The U.S. Constitution says every American has the right to legal counsel when the stakes are high.

In practice, however, the 80 percent of defendants who cannot afford an attorney are often left to navigate an adversarial criminal justice system with little more than token representation. As a result, a central tenet of our system — that everyone is equal before the law — is thrown out the window.

That’s as true in most other states as much as it is true here in Maine. But the problems in Maine, as the only state with no public defender’s office, are unique. They are also in great need of repair.

The broad strokes of the problems — an underfunded system with little real oversight — have been known for some time. A report out last week, however, fleshes them out.

The report, conducted by the Sixth Amendment Center at the behest of the Maine Legislature, was handed over to the Judiciary Committee last week. It looked at indigent legal services in five counties — Androscoggin, Aroostook, Cumberland, Somerset and York — and outlined what is going wrong and how to fix it.

In Maine, the system is overseen by the Commission on Indigent Legal Services. Rather than a standing public defender’s office, the commission contracts with private attorneys who take cases at $60 an hour, except in Somerset County, which pays a fixed annual fee for indigent services to a consortium of lawyers.

Such a system, the report says, makes it difficult to predict and contain costs, and to adequately supervise attorneys.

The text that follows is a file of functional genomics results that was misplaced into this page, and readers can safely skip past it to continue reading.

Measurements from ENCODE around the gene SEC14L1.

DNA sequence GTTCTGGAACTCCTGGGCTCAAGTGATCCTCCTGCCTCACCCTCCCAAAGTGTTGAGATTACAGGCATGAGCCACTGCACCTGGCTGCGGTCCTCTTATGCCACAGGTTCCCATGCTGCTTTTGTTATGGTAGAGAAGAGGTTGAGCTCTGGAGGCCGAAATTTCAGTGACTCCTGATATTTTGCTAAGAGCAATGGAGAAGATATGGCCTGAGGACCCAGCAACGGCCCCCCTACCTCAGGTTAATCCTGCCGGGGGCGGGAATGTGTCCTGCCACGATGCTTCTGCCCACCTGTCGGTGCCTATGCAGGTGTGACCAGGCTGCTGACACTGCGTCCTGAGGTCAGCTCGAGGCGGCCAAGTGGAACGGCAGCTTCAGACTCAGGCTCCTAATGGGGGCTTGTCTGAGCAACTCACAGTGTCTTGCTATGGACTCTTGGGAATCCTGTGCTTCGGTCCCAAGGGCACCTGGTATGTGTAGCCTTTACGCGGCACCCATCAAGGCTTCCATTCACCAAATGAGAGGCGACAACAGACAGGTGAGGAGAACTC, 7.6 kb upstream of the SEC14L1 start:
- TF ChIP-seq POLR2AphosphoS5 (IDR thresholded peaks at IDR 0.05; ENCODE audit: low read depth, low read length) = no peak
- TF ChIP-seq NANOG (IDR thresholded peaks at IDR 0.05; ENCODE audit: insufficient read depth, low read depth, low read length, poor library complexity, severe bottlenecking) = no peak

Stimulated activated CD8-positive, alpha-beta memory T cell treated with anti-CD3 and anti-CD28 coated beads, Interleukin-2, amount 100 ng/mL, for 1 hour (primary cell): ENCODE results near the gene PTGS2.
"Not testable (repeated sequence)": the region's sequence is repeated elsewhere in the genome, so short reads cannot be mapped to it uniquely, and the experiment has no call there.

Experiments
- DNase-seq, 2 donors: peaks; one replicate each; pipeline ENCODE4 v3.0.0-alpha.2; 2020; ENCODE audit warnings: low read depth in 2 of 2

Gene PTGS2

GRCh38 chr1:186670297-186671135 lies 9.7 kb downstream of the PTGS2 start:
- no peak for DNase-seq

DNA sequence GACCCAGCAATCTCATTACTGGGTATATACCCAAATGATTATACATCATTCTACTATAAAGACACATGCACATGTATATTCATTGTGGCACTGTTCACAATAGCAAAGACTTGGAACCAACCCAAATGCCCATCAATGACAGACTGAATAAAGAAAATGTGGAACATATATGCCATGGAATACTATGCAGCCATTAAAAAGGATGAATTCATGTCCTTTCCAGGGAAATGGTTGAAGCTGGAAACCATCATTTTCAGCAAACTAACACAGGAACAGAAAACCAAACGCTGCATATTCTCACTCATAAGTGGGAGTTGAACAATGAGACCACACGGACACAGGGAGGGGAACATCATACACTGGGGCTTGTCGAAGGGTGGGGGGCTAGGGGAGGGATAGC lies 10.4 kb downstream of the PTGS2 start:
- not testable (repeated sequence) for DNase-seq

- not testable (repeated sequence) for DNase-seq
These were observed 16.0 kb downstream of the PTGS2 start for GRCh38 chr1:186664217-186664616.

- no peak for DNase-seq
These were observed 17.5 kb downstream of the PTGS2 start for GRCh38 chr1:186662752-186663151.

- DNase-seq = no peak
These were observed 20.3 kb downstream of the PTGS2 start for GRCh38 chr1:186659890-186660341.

Each of these problems is made worse by the staffing at the chronically underfunded commission — three employees handle nearly 600 attorneys working in 47 courthouses across the state.

The Sixth Amendment Center found that in this environment, many Mainers aren’t getting the legal representation guaranteed them in the Constitution, and taxpayers may be paying too much for an ineffective, unfair system.

The report found that the commission’s qualifications for attorneys are too lenient and its training and supervision too limited. It found that defendants often are pushed toward plea negotiations with prosecutors before they fully understand their rights, leading to improper guilty pleas.

The report said the system is too focused on moving cases through the system, leaving times in the legal process when a defendant is not represented and thus vulnerable to exploitation.

The lack of oversight means taxpayers can be exploited too. According to the report, 25 attorneys billed the commission in excess of 40 hours per week every week of the year in 2018. One attorney billed for an average of 88 hours a week for a year.

After reading thus far, the recommendations in the report shouldn’t be much of a surprise: Make sure defendants have representation throughout the legal process. Create stricter qualifications and increase training and oversight. Limit billable hours.

The report also suggests that Maine, as in other states, create a hybrid model, with a public defender’s office in Cumberland County — where there are a lot of cases — then later in Kennebec and Penobscot counties. The report also recommends a state appellate public defender’s office to guard against poor representation.

A bill now before the Legislature, L.D. 1067, would implement the recommendations, and lawmakers should move quickly to do so. Nothing less than the constitutional rights of Maine residents is at stake.


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